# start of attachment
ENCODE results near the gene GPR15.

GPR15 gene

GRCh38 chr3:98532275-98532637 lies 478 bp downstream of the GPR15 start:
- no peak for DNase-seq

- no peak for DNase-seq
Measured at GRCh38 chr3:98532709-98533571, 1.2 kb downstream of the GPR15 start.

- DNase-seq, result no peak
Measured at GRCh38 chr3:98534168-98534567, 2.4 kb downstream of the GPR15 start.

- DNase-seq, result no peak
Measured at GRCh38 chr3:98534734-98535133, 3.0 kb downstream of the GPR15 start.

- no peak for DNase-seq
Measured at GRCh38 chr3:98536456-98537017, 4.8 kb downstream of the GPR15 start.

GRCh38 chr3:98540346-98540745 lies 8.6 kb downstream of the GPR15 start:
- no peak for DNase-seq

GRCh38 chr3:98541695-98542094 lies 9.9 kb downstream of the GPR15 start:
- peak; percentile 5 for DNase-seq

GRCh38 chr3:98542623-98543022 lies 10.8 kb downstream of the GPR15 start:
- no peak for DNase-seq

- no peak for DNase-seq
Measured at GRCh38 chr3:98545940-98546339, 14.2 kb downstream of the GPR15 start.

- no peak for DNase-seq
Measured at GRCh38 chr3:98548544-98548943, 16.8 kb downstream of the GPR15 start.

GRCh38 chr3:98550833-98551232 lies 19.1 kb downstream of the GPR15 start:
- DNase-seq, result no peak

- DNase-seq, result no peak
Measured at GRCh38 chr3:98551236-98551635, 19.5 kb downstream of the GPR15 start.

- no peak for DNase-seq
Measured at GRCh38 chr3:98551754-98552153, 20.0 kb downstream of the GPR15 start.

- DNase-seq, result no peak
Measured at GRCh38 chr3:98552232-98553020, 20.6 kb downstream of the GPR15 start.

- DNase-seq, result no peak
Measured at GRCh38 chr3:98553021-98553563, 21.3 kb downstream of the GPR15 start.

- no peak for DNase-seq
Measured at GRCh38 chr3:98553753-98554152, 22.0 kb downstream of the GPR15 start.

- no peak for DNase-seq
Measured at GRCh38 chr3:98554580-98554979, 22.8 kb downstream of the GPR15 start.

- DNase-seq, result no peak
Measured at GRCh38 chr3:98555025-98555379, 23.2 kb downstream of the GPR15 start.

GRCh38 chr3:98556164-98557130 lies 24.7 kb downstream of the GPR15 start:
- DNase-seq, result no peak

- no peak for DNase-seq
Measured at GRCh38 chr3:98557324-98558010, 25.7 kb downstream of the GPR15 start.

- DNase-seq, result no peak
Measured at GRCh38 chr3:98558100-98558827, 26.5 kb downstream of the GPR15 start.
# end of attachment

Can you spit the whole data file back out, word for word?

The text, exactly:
ENCODE results near the gene GPR15.

GPR15 gene

GRCh38 chr3:98532275-98532637 lies 478 bp downstream of the GPR15 start:
- no peak for DNase-seq

- no peak for DNase-seq
Measured at GRCh38 chr3:98532709-98533571, 1.2 kb downstream of the GPR15 start.

- DNase-seq, result no peak
Measured at GRCh38 chr3:98534168-98534567, 2.4 kb downstream of the GPR15 start.

- DNase-seq, result no peak
Measured at GRCh38 chr3:98534734-98535133, 3.0 kb downstream of the GPR15 start.

- no peak for DNase-seq
Measured at GRCh38 chr3:98536456-98537017, 4.8 kb downstream of the GPR15 start.

GRCh38 chr3:98540346-98540745 lies 8.6 kb downstream of the GPR15 start:
- no peak for DNase-seq

GRCh38 chr3:98541695-98542094 lies 9.9 kb downstream of the GPR15 start:
- peak; percentile 5 for DNase-seq

GRCh38 chr3:98542623-98543022 lies 10.8 kb downstream of the GPR15 start:
- no peak for DNase-seq

- no peak for DNase-seq
Measured at GRCh38 chr3:98545940-98546339, 14.2 kb downstream of the GPR15 start.

- no peak for DNase-seq
Measured at GRCh38 chr3:98548544-98548943, 16.8 kb downstream of the GPR15 start.

GRCh38 chr3:98550833-98551232 lies 19.1 kb downstream of the GPR15 start:
- DNase-seq, result no peak

- DNase-seq, result no peak
Measured at GRCh38 chr3:98551236-98551635, 19.5 kb downstream of the GPR15 start.

- no peak for DNase-seq
Measured at GRCh38 chr3:98551754-98552153, 20.0 kb downstream of the GPR15 start.

- DNase-seq, result no peak
Measured at GRCh38 chr3:98552232-98553020, 20.6 kb downstream of the GPR15 start.

- DNase-seq, result no peak
Measured at GRCh38 chr3:98553021-98553563, 21.3 kb downstream of the GPR15 start.

- no peak for DNase-seq
Measured at GRCh38 chr3:98553753-98554152, 22.0 kb downstream of the GPR15 start.

- no peak for DNase-seq
Measured at GRCh38 chr3:98554580-98554979, 22.8 kb downstream of the GPR15 start.

- DNase-seq, result no peak
Measured at GRCh38 chr3:98555025-98555379, 23.2 kb downstream of the GPR15 start.

GRCh38 chr3:98556164-98557130 lies 24.7 kb downstream of the GPR15 start:
- DNase-seq, result no peak

- no peak for DNase-seq
Measured at GRCh38 chr3:98557324-98558010, 25.7 kb downstream of the GPR15 start.

- DNase-seq, result no peak
Measured at GRCh38 chr3:98558100-98558827, 26.5 kb downstream of the GPR15 start.